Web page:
Last Saturday, I was on call in the afternoon when I heard footsteps and the familiar sounds of confusion, the sounds of human anxiety rushing into the emergency room. I knew the porters would have rushed to meet the incoming party with trolleys and the nurses would soon start calling for the doctor. I thought in my head, maybe a drunken brawl, maybe a dying diabetic or an incompliant hypertensive but not an accident – not weekends. I looked up and saw policemen, about eight of them in full fatigues, gun totting, obviously enraged and  the smell of nicotine and ganja pervaded the room immediately; implausible diffusion. Right behind them was a ninth one, on the trolley, bruised and in pain. Finally, the unbelievable, an accident on Saturday, a different kind from the look of things. We got to work; the policeman had sustained a fracture to the right leg and minor injuries to other parts of the body. He had been knocked down by a private vehicle, a lone driver who did not want to stop at the checkpoint. While we were attending to their colleague, the other policemen were busy shouting orders into their radios and cell phones, dictating the plate number and describing the vehicle of the runaway driver. They turned on the frenzy in the room, cursing and stamping their feet, swearing in turns – they will surely kill the runaway driver once they find him.

Thirty minutes later, I heard sounds again, this time the sounds of human anguish. The incoming party was led by policemen again equal in description to the ones that came in earlier. On the trolley behind them was the man in anguish, middle aged, bruised and bloodied – the runaway driver. He had been beaten and battered, he was still being beaten on the trolley. As he was being wheeled in, the first set of policemen were having a go at him with limbs and guns. The new set of policemen also became angrier at the site of their colleague with his broken leg.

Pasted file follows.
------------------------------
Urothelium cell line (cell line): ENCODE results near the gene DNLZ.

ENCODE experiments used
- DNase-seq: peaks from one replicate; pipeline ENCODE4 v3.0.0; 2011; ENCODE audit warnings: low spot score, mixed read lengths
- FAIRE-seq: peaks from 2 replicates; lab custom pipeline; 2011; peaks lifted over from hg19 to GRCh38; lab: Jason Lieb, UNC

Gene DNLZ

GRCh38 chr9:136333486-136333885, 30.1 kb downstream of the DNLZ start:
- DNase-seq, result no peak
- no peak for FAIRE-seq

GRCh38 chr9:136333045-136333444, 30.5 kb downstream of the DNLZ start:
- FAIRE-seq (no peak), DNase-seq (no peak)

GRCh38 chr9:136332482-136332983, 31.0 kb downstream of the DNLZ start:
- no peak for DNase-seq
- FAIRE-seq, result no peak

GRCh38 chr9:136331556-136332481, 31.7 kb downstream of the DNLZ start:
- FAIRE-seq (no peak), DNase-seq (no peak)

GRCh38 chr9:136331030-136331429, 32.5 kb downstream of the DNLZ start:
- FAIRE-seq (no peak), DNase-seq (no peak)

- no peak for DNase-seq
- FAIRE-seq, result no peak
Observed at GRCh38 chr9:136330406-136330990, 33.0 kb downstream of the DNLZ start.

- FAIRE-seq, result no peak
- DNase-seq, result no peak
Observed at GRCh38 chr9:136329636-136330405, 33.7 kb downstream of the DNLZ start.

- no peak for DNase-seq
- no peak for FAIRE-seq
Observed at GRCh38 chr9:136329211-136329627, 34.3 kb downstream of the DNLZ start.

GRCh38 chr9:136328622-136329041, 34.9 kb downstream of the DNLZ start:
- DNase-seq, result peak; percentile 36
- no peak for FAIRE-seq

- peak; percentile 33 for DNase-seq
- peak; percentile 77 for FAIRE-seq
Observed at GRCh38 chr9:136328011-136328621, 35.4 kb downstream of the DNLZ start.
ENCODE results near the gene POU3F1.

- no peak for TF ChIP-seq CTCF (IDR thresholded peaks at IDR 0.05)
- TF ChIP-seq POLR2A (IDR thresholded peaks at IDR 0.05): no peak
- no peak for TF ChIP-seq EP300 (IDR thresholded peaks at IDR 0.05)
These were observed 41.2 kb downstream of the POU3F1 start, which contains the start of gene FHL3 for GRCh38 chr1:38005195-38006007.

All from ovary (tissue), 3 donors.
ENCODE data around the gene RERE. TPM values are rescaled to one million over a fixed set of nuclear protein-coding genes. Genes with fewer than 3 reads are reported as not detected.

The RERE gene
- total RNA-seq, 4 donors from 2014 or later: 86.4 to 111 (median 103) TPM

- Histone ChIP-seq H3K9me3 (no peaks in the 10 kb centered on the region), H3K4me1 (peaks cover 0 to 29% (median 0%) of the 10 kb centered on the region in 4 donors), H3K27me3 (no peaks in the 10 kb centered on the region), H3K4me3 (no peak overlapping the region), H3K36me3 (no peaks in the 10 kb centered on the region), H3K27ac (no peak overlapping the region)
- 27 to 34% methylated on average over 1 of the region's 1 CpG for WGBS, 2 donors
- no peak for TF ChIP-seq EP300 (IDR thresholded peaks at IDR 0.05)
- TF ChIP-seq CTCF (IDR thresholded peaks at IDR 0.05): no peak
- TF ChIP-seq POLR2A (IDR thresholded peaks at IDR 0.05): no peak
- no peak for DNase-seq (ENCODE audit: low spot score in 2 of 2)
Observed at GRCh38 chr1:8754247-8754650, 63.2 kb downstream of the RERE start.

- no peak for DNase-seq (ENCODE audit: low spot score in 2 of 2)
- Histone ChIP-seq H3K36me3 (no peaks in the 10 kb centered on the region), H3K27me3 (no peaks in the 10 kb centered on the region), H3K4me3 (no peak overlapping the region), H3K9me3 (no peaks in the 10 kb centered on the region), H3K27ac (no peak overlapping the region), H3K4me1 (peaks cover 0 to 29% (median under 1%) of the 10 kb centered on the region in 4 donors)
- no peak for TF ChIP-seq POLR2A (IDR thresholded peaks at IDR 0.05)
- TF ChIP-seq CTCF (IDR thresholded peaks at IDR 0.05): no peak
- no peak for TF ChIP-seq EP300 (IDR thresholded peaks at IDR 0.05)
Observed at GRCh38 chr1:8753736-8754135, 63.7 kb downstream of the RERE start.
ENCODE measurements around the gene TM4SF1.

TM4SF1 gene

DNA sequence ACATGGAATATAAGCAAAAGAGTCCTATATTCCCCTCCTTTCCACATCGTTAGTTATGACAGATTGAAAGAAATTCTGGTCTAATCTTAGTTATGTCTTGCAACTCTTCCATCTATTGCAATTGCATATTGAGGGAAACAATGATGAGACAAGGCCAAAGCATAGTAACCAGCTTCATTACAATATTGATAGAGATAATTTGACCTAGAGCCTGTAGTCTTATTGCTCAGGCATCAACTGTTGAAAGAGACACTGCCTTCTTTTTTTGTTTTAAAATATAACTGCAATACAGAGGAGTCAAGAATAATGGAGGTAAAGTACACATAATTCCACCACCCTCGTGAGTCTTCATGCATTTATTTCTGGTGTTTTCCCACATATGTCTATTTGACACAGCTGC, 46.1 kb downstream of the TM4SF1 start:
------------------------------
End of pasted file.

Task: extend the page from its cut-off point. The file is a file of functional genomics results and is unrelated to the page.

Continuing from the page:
“Please, please can everybody wait outside?” I had to step in and exercise my authority.

“Doctor, Doctor please wait, let me break his head, let me break his own leg too” they kept trying to increase my workload! While some were moving out, others were still inflicting pain on the runaway driver.

Eventually, they moved out but continued the frenzied phone calls which brought new sets of policemen to the emergency room at five minute intervals. With every new set comes new pain and more injury for the runaway driver. It was becoming uncontrollable; the nurses started asking me for a solution. I was confused, I should call the police, but they were already all over the place trying to kill my patient.

Then, the runaway driver started to convulse; great jerky motions shaking his entire body fiercely. Suddenly, there was increased activity in the room, we, the hospital staff rushed to his side trying to control the convulsions, the policemen in the room ran out instantly probably out of fear. Outside, they resumed more charged phone calls. They started holding a meeting, discussing and arguing at the same time, they seemed to be in disagreement over something and later, an agreement. After some minutes, four of them came into the room; obviously representatives from the consensus of the meeting.